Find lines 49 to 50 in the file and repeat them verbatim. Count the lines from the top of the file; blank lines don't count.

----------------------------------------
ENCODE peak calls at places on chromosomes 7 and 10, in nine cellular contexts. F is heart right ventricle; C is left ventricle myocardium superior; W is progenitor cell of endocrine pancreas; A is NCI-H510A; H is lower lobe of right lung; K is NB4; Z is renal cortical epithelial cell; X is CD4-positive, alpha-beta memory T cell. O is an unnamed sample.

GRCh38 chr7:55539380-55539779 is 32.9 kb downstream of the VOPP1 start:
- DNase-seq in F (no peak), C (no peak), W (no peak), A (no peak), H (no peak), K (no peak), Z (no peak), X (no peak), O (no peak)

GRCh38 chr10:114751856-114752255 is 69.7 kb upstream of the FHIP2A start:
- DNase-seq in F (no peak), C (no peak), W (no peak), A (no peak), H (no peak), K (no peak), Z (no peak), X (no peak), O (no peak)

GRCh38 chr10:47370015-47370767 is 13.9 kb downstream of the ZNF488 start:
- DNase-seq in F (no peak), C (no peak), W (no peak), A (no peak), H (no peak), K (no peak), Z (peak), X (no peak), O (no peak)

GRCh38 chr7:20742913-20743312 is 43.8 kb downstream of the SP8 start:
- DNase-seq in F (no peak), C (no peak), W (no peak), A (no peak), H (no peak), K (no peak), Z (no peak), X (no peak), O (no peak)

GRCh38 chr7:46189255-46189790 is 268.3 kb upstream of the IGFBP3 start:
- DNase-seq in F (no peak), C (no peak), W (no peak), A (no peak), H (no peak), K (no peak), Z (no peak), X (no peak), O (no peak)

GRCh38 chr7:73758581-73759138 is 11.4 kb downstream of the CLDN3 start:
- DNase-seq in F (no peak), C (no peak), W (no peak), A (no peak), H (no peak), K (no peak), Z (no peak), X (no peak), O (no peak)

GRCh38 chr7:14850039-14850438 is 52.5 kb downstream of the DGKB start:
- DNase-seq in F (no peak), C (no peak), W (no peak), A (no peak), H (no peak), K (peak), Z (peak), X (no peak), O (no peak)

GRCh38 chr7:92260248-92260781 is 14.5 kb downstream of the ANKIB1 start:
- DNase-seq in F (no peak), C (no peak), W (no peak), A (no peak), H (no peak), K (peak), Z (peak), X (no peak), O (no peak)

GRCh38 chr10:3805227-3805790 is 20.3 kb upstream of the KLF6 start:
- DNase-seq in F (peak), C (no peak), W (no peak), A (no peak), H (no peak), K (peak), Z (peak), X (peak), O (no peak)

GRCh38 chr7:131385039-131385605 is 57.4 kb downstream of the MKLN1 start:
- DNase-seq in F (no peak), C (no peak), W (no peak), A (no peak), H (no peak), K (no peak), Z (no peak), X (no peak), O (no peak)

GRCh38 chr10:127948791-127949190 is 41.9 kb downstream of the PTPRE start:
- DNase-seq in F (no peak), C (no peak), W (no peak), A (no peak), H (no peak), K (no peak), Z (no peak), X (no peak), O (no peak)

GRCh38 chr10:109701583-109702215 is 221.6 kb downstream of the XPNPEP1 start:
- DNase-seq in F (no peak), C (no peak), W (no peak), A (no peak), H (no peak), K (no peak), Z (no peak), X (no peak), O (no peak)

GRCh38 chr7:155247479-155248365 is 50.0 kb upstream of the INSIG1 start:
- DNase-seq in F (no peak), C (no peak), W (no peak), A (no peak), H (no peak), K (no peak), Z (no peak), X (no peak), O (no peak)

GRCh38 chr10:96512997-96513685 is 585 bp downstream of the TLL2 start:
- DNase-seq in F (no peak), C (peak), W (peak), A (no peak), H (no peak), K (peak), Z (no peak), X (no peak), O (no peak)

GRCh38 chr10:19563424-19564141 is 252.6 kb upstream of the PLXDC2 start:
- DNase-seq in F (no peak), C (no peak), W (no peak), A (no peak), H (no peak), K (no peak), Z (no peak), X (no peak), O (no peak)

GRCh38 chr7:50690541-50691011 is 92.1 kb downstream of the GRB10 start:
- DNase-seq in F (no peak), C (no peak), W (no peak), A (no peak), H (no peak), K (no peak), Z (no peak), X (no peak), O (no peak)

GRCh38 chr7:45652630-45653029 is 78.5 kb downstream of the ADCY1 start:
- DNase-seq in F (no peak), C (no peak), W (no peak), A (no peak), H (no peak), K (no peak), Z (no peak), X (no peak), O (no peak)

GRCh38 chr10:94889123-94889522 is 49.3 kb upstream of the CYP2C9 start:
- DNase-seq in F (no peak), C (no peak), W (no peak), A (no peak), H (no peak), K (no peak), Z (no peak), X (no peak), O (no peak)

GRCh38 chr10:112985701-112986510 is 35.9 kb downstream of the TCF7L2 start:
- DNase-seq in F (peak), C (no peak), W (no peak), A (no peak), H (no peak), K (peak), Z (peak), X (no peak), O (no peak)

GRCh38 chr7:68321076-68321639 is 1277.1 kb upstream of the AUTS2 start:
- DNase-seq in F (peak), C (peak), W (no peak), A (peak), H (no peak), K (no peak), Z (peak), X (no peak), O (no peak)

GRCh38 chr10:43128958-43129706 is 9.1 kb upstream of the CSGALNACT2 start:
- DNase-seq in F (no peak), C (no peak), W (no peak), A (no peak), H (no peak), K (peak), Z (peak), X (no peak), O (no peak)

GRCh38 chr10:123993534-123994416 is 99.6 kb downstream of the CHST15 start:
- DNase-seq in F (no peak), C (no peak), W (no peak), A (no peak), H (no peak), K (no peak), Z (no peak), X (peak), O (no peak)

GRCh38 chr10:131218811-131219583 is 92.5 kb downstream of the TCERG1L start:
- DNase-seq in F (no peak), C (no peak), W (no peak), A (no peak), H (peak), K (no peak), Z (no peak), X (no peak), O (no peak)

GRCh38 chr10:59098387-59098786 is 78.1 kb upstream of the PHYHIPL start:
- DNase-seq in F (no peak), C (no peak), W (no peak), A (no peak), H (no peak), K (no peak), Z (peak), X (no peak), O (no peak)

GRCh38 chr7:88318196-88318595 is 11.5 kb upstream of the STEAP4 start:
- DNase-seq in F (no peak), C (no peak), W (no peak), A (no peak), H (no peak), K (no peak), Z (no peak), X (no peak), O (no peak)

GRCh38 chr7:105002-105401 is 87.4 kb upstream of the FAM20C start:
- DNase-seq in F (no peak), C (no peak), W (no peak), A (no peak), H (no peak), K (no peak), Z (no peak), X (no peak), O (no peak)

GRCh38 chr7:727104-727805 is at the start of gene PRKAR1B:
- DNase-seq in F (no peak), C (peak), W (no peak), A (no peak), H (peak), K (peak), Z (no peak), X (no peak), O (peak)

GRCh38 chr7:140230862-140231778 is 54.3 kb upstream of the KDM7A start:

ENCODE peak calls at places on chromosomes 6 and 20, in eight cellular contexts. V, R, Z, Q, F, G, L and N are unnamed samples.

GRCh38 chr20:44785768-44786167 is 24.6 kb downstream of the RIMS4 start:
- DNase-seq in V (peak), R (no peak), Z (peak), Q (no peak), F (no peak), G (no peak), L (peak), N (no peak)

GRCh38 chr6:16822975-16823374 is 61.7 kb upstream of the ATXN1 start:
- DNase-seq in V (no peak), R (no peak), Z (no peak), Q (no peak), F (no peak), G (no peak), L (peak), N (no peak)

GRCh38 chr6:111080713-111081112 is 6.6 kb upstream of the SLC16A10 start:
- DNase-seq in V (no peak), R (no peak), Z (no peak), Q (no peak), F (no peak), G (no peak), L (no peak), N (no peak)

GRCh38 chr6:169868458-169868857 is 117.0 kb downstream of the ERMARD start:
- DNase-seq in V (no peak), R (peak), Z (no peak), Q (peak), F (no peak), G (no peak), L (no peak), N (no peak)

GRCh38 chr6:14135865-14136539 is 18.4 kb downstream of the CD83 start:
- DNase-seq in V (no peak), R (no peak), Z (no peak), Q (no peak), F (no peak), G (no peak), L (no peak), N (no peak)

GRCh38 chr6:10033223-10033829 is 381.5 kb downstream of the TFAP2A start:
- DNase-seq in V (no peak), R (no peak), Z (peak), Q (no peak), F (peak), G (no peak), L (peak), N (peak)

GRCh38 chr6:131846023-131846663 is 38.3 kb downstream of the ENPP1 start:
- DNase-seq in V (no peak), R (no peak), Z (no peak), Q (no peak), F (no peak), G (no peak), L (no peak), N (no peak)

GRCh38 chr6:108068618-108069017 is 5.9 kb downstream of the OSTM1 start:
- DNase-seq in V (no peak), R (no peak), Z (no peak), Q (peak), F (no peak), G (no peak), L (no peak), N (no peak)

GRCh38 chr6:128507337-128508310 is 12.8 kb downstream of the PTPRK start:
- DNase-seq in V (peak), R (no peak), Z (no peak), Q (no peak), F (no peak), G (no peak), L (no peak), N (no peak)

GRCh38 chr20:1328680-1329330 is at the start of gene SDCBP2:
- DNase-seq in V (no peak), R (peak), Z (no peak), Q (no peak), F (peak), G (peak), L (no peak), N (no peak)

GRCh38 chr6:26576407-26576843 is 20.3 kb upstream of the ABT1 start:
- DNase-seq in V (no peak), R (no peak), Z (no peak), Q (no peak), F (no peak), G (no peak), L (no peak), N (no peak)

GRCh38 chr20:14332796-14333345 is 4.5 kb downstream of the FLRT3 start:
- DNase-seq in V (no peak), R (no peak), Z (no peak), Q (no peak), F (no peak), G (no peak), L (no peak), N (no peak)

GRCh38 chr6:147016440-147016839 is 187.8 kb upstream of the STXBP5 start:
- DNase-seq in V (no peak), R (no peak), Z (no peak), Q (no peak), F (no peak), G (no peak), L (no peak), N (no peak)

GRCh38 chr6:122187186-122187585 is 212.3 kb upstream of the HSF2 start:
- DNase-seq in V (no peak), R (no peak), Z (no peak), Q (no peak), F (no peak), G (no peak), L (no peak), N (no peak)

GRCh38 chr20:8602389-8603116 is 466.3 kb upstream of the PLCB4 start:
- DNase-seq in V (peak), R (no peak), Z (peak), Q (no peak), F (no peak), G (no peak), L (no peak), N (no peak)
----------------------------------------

- DNase-seq in F (no peak), C (no peak), W (no peak), A (no peak), H (no peak), K (no peak), Z (peak), X (no peak), O (no peak)

GRCh38 chr7:88318196-88318595 is 11.5 kb upstream of the STEAP4 start: